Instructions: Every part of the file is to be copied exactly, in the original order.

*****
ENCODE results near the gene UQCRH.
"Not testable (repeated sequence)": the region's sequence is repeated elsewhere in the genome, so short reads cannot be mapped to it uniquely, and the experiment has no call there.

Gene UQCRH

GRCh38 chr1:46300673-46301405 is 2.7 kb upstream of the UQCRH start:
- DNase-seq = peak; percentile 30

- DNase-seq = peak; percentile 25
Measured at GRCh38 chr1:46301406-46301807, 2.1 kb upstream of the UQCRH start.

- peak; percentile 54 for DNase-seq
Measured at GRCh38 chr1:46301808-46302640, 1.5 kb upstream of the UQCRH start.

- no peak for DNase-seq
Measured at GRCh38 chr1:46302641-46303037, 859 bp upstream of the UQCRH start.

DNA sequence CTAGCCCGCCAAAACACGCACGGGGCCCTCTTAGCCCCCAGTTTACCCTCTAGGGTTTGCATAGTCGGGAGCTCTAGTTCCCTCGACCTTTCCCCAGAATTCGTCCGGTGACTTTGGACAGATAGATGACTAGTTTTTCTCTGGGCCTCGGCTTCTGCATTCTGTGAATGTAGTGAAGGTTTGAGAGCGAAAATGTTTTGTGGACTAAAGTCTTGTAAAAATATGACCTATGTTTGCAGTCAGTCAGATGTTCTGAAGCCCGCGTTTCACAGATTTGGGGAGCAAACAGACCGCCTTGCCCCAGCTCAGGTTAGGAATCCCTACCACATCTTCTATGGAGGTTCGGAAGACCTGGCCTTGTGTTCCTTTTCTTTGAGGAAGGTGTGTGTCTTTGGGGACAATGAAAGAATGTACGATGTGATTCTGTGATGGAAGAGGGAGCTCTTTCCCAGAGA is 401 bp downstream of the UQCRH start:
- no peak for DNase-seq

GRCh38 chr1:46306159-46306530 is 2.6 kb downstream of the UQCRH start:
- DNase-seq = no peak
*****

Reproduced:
ENCODE results near the gene UQCRH.
"Not testable (repeated sequence)": the region's sequence is repeated elsewhere in the genome, so short reads cannot be mapped to it uniquely, and the experiment has no call there.

Gene UQCRH

GRCh38 chr1:46300673-46301405 is 2.7 kb upstream of the UQCRH start:
- DNase-seq = peak; percentile 30

- DNase-seq = peak; percentile 25
Measured at GRCh38 chr1:46301406-46301807, 2.1 kb upstream of the UQCRH start.

- peak; percentile 54 for DNase-seq
Measured at GRCh38 chr1:46301808-46302640, 1.5 kb upstream of the UQCRH start.

- no peak for DNase-seq
Measured at GRCh38 chr1:46302641-46303037, 859 bp upstream of the UQCRH start.

DNA sequence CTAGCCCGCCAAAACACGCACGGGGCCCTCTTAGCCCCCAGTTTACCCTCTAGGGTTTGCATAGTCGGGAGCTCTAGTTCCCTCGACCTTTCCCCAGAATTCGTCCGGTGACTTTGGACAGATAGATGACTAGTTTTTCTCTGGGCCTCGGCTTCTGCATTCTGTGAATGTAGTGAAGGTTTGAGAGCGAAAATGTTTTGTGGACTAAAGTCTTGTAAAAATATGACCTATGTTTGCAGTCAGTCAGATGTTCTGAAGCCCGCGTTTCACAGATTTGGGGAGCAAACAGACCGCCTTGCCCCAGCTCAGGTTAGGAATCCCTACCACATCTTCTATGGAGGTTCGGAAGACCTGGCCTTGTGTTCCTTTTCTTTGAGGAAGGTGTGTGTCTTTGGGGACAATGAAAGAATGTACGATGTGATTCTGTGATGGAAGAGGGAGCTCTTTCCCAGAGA is 401 bp downstream of the UQCRH start:
- no peak for DNase-seq

GRCh38 chr1:46306159-46306530 is 2.6 kb downstream of the UQCRH start:
- DNase-seq = no peak